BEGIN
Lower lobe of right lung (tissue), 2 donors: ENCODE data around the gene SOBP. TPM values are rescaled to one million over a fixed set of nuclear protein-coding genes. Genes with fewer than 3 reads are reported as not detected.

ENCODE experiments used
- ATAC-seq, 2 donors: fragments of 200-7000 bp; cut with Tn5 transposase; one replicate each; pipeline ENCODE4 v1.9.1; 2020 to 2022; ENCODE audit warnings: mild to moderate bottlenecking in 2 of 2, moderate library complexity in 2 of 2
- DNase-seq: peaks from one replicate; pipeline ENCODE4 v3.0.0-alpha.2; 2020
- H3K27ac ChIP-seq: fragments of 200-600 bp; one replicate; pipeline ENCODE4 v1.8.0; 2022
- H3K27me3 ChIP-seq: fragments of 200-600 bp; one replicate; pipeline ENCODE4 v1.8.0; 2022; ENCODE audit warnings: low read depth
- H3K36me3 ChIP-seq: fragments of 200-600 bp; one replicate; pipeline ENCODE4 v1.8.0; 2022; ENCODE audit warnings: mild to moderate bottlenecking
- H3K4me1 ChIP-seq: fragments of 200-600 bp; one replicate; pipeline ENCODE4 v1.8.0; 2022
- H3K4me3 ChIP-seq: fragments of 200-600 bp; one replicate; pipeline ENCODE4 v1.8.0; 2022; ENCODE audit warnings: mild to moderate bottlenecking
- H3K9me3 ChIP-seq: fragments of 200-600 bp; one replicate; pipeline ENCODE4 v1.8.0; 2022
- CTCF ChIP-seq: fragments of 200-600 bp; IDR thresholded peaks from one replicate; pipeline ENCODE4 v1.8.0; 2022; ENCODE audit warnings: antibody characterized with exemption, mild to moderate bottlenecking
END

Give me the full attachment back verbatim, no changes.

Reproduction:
Lower lobe of right lung (tissue), 2 donors: ENCODE data around the gene SOBP. TPM values are rescaled to one million over a fixed set of nuclear protein-coding genes. Genes with fewer than 3 reads are reported as not detected.

ENCODE experiments used
- ATAC-seq, 2 donors: fragments of 200-7000 bp; cut with Tn5 transposase; one replicate each; pipeline ENCODE4 v1.9.1; 2020 to 2022; ENCODE audit warnings: mild to moderate bottlenecking in 2 of 2, moderate library complexity in 2 of 2
- DNase-seq: peaks from one replicate; pipeline ENCODE4 v3.0.0-alpha.2; 2020
- H3K27ac ChIP-seq: fragments of 200-600 bp; one replicate; pipeline ENCODE4 v1.8.0; 2022
- H3K27me3 ChIP-seq: fragments of 200-600 bp; one replicate; pipeline ENCODE4 v1.8.0; 2022; ENCODE audit warnings: low read depth
- H3K36me3 ChIP-seq: fragments of 200-600 bp; one replicate; pipeline ENCODE4 v1.8.0; 2022; ENCODE audit warnings: mild to moderate bottlenecking
- H3K4me1 ChIP-seq: fragments of 200-600 bp; one replicate; pipeline ENCODE4 v1.8.0; 2022
- H3K4me3 ChIP-seq: fragments of 200-600 bp; one replicate; pipeline ENCODE4 v1.8.0; 2022; ENCODE audit warnings: mild to moderate bottlenecking
- H3K9me3 ChIP-seq: fragments of 200-600 bp; one replicate; pipeline ENCODE4 v1.8.0; 2022
- CTCF ChIP-seq: fragments of 200-600 bp; IDR thresholded peaks from one replicate; pipeline ENCODE4 v1.8.0; 2022; ENCODE audit warnings: antibody characterized with exemption, mild to moderate bottlenecking